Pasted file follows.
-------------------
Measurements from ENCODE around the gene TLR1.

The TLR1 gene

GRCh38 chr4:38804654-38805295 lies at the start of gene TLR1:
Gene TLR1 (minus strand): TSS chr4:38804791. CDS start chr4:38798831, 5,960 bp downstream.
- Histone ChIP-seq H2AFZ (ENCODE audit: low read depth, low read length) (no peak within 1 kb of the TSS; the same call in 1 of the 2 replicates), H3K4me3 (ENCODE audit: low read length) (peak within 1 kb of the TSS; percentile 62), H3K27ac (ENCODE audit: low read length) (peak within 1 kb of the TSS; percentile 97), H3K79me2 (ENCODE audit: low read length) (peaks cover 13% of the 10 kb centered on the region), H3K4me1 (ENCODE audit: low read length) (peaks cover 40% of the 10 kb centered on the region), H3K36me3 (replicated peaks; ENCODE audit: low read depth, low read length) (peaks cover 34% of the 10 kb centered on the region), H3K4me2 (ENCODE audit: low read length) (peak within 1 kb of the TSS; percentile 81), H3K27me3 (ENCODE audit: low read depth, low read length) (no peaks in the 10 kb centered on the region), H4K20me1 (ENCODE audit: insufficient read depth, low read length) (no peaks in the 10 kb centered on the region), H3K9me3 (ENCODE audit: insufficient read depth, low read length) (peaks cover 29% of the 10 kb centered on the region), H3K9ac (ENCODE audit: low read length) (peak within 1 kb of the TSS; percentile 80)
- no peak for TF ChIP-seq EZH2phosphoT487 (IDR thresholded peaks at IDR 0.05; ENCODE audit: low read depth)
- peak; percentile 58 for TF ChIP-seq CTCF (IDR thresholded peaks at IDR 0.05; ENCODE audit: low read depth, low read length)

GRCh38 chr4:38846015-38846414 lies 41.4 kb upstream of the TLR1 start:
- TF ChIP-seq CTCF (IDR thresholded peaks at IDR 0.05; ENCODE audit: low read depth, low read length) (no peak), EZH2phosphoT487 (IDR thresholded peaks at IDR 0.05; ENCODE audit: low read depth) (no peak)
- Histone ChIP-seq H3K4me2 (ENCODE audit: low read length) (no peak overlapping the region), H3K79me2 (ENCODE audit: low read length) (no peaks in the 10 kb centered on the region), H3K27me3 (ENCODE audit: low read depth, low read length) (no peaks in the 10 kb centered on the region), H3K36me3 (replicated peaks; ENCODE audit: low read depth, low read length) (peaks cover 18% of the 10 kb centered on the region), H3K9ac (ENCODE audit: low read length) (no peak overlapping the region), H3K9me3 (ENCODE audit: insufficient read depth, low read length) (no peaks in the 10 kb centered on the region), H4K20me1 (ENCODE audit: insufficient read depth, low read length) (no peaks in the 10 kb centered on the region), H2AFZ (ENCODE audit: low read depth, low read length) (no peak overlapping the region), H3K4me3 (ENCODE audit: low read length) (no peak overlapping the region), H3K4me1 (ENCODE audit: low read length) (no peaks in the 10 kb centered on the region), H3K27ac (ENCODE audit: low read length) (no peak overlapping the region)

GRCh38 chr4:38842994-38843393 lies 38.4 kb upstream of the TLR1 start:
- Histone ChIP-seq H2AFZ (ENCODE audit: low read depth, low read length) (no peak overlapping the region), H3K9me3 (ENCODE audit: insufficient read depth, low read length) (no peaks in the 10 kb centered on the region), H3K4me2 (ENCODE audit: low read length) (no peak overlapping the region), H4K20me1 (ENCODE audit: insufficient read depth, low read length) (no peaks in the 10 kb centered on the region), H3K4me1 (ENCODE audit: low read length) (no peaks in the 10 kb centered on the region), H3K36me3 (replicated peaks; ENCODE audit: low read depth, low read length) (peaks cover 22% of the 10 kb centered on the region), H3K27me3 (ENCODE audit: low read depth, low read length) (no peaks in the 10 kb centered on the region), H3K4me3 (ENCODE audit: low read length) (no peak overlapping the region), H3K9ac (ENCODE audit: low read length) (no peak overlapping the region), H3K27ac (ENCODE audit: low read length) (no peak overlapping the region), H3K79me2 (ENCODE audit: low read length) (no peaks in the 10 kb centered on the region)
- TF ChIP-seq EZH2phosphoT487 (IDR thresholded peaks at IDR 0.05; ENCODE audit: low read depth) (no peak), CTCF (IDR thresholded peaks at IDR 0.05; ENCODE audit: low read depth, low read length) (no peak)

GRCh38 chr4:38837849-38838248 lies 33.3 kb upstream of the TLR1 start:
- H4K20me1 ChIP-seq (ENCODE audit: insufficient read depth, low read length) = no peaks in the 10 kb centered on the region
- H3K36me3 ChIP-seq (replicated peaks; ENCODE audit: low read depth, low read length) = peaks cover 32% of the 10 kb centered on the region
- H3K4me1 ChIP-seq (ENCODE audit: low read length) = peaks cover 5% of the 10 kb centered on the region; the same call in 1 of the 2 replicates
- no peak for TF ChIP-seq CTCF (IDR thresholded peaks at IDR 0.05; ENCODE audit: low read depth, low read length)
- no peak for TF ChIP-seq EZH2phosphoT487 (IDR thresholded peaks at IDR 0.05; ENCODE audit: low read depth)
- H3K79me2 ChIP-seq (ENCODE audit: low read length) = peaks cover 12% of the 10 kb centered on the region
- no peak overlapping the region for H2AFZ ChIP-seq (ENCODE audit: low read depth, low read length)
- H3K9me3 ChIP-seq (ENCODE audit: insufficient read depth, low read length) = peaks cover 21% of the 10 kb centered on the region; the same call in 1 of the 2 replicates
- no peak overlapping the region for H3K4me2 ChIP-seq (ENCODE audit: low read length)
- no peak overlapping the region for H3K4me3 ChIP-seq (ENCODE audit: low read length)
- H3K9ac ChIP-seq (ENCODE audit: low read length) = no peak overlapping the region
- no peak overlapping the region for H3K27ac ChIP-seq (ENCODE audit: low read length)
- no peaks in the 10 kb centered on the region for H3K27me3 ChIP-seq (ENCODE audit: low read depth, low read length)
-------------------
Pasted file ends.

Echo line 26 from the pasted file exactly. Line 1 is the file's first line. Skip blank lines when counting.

- no peak overlapping the region for H3K27ac ChIP-seq (ENCODE audit: low read length)